I have never before worked this stitch. I looked for instructions but found only a few graphic presentations with short explanations and some images of finished stitches – no steps of working on a real needlework project. I decided to figure it out on my own. Here is the result.
Using any solid fabric as a stabilizer, it is best to first pin and then baste in place – at the desired distance – the two lengths of fabric to be joined. Make sure that the basting stitches are not too close to the edges.
For my first attempt, the selvages were placed 1 cm apart and the groups-of-three marks were spaced 0.5 cm apart staggered (the distance from the right to the opposite left mark is 0.5 cm.)
This is what I learned: All the distances were spaced too far apart and the thread was too thin. Working the stitches staggered too far apart makes the threads lie at too great an angle, and this in turn causes the thread at the plait to become jumbled together.
My second attempt – done, because I wanted to do a quick trial, without marking each insertion point – turned out much better. Using coton à broder No. 12, working the stitches closer together, and laying the threads to the opposite side so that they didn’t slant so much helped to establish a much better appearance. But the needle I used was too thin, and stitching through the selvage was difficult.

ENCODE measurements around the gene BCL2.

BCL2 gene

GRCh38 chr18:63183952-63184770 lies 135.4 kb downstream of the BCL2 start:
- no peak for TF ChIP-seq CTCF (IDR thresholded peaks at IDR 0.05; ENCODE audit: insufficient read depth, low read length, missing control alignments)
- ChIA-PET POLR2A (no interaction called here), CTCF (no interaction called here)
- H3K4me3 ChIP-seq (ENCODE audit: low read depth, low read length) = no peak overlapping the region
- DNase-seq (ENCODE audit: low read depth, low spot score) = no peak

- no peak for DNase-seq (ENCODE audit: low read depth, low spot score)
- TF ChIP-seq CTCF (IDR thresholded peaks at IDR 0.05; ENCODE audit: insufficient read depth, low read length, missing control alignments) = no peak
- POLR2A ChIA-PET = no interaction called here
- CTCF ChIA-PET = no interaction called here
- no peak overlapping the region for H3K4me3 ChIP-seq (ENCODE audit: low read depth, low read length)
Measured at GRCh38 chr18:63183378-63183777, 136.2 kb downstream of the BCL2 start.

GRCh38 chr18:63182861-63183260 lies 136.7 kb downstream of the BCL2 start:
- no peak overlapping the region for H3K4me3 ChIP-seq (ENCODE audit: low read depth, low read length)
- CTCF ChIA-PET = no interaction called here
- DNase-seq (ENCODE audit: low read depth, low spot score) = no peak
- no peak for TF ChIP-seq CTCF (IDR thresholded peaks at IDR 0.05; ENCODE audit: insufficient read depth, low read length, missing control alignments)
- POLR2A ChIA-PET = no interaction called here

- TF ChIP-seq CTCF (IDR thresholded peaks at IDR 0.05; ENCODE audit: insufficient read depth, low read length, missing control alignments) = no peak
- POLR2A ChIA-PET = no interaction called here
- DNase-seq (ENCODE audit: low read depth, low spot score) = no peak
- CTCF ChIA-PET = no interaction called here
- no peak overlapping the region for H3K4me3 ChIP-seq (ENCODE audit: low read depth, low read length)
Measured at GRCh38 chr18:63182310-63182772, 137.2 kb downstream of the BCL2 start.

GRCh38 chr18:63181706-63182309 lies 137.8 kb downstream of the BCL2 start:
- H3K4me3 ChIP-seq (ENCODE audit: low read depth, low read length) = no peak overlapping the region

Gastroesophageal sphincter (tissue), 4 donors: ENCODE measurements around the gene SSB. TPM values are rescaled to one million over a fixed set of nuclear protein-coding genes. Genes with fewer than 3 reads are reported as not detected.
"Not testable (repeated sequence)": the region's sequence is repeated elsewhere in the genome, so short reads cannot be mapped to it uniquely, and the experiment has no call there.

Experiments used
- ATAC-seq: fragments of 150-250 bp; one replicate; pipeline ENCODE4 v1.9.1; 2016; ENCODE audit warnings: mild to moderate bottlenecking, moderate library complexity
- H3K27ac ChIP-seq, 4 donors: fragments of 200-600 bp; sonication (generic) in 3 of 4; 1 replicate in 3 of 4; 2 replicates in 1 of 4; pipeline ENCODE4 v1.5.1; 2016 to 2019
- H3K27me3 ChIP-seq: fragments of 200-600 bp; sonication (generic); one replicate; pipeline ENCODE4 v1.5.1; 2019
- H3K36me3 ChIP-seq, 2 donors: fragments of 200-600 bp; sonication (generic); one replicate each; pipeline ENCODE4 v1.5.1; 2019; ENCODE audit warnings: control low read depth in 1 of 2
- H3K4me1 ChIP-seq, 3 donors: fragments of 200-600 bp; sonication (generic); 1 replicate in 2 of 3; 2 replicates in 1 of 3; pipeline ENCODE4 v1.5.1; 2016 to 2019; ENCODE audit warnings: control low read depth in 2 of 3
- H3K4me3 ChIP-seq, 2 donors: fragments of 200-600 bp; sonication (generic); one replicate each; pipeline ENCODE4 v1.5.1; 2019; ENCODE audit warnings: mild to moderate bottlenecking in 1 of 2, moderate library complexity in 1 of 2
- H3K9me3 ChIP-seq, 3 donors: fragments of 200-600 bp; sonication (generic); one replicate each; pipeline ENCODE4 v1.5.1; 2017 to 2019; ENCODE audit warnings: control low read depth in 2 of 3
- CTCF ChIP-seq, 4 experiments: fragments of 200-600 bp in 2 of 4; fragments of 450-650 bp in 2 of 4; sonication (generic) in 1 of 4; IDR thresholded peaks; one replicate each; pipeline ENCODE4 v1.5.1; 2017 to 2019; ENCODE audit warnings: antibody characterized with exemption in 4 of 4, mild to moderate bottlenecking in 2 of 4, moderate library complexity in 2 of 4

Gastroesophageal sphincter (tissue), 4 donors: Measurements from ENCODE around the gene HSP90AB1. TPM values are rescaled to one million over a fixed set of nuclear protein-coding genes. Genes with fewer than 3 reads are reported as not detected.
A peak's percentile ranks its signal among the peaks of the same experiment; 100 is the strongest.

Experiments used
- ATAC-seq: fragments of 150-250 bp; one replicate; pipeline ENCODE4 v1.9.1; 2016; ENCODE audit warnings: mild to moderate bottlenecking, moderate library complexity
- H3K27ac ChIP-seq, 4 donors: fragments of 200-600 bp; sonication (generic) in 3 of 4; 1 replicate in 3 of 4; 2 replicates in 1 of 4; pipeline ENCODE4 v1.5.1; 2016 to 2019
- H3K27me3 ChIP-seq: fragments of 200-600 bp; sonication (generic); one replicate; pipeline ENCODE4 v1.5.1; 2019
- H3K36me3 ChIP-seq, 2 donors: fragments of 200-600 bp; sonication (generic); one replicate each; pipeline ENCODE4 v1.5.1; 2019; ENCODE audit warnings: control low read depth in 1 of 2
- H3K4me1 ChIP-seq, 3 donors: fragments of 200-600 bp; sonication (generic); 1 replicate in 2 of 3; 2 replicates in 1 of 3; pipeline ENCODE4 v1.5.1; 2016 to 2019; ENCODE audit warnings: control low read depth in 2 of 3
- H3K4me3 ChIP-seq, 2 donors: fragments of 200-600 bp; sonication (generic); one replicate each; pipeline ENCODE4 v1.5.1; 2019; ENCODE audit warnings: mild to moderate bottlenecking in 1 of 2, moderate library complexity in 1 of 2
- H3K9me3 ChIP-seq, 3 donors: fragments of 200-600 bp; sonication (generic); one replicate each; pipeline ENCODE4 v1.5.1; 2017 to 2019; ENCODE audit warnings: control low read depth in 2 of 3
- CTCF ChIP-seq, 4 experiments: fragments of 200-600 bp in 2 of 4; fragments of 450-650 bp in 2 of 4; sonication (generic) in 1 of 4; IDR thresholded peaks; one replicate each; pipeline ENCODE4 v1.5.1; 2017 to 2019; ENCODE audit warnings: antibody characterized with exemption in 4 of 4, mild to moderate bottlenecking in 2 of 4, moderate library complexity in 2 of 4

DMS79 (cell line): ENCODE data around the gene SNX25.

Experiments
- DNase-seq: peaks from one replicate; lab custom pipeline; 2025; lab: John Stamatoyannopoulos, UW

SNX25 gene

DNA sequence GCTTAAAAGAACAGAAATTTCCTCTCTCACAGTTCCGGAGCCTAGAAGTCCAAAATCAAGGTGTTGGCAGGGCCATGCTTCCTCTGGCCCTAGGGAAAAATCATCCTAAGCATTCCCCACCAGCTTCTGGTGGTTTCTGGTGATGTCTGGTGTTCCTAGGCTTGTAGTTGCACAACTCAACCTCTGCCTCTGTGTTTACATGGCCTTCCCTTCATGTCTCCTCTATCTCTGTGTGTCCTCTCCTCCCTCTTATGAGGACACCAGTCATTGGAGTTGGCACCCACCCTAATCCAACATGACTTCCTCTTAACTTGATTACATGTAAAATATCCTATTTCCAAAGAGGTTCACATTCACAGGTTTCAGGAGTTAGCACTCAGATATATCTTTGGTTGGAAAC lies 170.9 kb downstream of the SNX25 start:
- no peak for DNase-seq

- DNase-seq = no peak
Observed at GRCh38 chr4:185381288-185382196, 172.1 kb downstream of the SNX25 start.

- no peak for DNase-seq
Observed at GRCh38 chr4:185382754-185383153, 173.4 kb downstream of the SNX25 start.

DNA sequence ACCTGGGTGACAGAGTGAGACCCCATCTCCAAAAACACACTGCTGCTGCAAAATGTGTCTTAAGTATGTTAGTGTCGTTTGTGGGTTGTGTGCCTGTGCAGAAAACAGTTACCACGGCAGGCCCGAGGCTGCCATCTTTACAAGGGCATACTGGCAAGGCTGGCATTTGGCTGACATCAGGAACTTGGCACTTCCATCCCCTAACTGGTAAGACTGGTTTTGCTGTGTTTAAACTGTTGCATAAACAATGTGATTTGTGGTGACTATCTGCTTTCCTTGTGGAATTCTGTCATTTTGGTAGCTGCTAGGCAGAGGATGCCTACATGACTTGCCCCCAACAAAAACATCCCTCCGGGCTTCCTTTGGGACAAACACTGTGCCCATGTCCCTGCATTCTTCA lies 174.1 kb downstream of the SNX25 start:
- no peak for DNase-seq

For the fourth attempt, I made the distance between the two selvages less wide and used coton à broder No. 16.
Please see the result, keeping in mind that it has been greatly enlarged.
I chose handwoven linen with 18 threads per cm; I made sure that the selvages were not too tightly woven.
I basted the two lengths of linen – 0.6 cm apart – to a solid fabric.
Both selvages are marked at 0.3 cm intervals (marks line up with the marks on the opposite selvage).
Always insert the needle from the front side and bring it up on the back side of the fabric. Make sure that the support fabric is not caught with the needle.
Always bring the needle up to the left of the working thread.
The first four stitches are the set-up stitches – from the fifth stitch the entire pattern is worked.
Insert the needle on the middle mark on the bottom selvage. Pull the thread through.
Now the steps to be repeated commence.
*After inserting in the lower-middle mark, pull the thread through and weave over, under, and over the laid threads.
In the beginning it is a little bit fiddly, but after working about ten three-stitch groups, it gets more and more easy. And in the end, after you have internalized the sequence of weaving and where to insert the needle, it is a fun stitch to work.